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Publisher's Summary

A biography of six writers on food and wine whose lives and careers intersected in mid-20th-century France

During les trente glorieuses - a 30-year boom period in France between the end of World War II and the 1974 oil crisis - Paris was not only the world's most delicious, stylish, and exciting tourist destination; it was also the world capital of gastronomic genius and innovation. The Gourmands' Way explores the lives and writings of six Americans who chronicled the food and wine of "the glorious 30", paying particular attention to their individual struggles as writers, to their life circumstances, and, ultimately, to their particular genius at sharing awareness of French food with mainstream American audiences. In doing so, this group biography also tells the story of an era when America adored all things French.

The group is comprised of the war correspondent A. J. Liebling; Alice B. Toklas, Gertrude Stein's life partner, who reinvented herself at 70 as a cookbook author; M. F. K. Fisher, a sensualist and fabulist storyteller; Julia Child, a television celebrity and cookbook author; Alexis Lichine, an ambitious wine merchant; and Richard Olney, a reclusive artist who reluctantly evolved into a brilliant writer on French food and wine.

Together, these writer-adventurers initiated an American cultural dialogue on food that has continued to this day. Justin Spring's The Gourmands' Way is the first book ever to look at them as a group and to specifically chronicle their Paris experiences.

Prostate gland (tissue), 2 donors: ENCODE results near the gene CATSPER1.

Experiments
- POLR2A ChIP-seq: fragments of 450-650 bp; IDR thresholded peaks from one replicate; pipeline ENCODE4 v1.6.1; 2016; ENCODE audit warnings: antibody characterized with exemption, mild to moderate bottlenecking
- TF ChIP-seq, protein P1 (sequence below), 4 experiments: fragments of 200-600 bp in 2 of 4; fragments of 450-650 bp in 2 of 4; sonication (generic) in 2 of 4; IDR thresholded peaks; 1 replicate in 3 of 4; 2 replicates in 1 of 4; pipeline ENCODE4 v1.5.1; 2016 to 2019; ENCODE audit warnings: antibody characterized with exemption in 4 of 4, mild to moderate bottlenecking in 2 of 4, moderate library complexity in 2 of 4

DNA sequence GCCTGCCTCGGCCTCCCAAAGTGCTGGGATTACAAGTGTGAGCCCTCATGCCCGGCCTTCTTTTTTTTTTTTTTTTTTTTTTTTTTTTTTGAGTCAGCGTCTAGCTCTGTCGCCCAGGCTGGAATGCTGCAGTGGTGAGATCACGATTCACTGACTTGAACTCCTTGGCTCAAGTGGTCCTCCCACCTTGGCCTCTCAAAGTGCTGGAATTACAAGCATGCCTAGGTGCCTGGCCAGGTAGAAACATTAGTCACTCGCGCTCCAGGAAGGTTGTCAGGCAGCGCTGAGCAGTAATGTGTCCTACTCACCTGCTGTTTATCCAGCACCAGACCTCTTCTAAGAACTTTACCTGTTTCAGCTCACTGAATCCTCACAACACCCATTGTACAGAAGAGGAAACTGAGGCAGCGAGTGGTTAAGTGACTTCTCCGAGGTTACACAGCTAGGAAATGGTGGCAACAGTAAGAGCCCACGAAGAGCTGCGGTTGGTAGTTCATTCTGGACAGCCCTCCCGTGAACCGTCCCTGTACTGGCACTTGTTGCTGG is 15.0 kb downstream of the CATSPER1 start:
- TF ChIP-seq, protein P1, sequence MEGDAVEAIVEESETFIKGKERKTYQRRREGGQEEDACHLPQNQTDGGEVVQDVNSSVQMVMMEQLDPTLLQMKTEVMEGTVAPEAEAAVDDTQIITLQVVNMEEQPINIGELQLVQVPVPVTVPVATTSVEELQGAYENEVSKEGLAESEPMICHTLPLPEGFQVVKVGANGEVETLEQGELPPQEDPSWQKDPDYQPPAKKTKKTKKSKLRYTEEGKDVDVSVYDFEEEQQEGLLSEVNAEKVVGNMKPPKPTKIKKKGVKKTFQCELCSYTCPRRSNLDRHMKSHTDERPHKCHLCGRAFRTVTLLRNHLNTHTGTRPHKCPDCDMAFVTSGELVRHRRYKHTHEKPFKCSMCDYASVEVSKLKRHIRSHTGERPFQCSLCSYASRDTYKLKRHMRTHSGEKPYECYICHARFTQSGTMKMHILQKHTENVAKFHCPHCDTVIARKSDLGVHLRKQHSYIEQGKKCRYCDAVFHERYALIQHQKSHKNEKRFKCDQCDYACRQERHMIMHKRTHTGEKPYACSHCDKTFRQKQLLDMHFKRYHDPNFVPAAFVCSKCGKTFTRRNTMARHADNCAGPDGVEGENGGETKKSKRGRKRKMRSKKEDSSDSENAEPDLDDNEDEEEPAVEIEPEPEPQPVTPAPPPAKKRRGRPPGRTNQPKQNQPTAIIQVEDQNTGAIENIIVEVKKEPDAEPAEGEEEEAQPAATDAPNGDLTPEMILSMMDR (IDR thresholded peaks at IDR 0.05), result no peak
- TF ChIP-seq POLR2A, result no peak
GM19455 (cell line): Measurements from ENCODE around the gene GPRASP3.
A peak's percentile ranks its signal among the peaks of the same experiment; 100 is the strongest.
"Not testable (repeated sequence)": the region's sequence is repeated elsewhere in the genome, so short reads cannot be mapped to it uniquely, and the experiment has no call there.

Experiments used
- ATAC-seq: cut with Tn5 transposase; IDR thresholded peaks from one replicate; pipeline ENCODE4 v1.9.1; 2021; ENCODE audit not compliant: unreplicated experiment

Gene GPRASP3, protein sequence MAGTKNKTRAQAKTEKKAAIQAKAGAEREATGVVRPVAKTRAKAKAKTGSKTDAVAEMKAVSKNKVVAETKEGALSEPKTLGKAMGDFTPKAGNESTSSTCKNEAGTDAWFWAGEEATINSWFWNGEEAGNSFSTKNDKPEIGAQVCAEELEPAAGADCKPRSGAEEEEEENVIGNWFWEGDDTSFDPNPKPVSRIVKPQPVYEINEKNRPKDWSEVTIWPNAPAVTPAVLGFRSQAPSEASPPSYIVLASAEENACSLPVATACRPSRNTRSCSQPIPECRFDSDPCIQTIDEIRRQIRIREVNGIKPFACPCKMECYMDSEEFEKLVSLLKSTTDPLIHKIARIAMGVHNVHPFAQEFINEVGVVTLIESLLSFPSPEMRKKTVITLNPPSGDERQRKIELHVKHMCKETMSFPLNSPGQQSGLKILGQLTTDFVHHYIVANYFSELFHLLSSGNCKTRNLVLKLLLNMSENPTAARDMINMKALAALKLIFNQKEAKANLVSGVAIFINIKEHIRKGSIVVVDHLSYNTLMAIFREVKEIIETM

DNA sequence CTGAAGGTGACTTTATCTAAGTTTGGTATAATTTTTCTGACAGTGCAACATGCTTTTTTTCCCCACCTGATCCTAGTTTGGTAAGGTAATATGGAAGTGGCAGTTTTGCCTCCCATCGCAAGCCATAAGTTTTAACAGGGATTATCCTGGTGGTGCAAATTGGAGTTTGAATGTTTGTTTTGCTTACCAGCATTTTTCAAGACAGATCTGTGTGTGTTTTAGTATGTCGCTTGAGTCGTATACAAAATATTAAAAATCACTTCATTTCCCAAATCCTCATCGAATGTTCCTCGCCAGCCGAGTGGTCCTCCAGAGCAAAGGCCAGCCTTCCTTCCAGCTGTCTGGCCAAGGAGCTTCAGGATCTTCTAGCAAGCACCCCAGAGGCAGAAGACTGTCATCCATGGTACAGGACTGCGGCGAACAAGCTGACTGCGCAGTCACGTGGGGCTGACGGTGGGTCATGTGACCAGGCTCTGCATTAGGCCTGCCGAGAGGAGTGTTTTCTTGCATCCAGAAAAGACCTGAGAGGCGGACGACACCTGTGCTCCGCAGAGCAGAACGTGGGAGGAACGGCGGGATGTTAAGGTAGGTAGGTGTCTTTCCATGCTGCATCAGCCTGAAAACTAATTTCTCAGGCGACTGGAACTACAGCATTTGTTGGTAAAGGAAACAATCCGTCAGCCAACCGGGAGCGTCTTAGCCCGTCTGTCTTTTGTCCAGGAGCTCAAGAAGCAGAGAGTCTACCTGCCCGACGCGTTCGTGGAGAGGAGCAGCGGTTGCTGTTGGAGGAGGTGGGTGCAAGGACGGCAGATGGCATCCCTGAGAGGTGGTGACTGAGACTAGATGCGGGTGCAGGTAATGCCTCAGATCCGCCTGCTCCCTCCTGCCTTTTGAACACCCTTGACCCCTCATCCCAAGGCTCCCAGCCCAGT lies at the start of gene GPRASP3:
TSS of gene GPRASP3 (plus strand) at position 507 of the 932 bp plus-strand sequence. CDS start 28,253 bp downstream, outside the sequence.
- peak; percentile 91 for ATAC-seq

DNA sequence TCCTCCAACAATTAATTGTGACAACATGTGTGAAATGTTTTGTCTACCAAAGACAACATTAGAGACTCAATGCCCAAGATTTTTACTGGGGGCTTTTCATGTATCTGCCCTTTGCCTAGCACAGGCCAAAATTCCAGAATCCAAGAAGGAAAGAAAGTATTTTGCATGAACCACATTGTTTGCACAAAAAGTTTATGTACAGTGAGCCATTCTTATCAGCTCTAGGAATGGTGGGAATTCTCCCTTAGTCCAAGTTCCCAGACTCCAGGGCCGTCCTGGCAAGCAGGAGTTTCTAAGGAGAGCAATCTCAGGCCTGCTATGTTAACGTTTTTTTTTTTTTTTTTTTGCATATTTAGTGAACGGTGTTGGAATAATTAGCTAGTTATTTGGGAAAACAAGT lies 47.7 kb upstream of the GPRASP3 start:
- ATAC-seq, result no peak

©2017 Blackstone Audio, Inc. (P)2017 Blackstone Audio, Inc.

Critic Reviews

"Narrator Bronson Pinchot's excellent French accent sets the mood for this well-researched, somewhat gossipy account of six classic American food writers and their lifelong love of France and its food and wine.... Pinchot deftly signals the numerous extracts and footnotes and wisely refrains from using distinct voices for the famous gourmands." (AudioFile)

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More Than You Ever Wanted to Know

Boy was I surprised by this book and the detailed research involved. Every subject was interesting and I learned things about each one of these people that I had never read before. I loved that Bronson Pinchot read the footnotes as they occurred in the book as if I was the reader AND in a different voice.

1 of 1 people found this review helpful

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    3 out of 5 stars
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Easy, entertaining, and fun

An entertaining book that is kinder to the men than the women. The male writers are “resourceful, visionaries, and quietly honorable, while the females are fabulous liars, dependent upon their spouses’ contacts, or desperate for support. It is amusing that 2 of the males had multiple marriages and affairs, but M.F.K.Fisher is described as sexually rapacious for similar behavior.
But the gossip is fun to hear and it’s always entertaining to see icons brought down — if you can abide the narrators accents, however.
When saying French words, he sounds like he is speaking with a mouthful of marbles, and since there is a lot of French in this book, too much is literally lost in the translation. Even words common in English, like hors d’oeuvres and Bordeaux are barely intelligible. This might be one book that is better read in print.

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Monotonous!!!!

I've seldom had a book as tedious as this one! The voice of the narrator doesn't change just one tone in the half book I've heard ! It is probably well written, but it is impossible to hear and stay put and not to fall sleep; besides, the life details of the gourmands are so uninteresting as narrated that I stopped at about 50% of the whole book! Not worth it!

1 of 2 people found this review helpful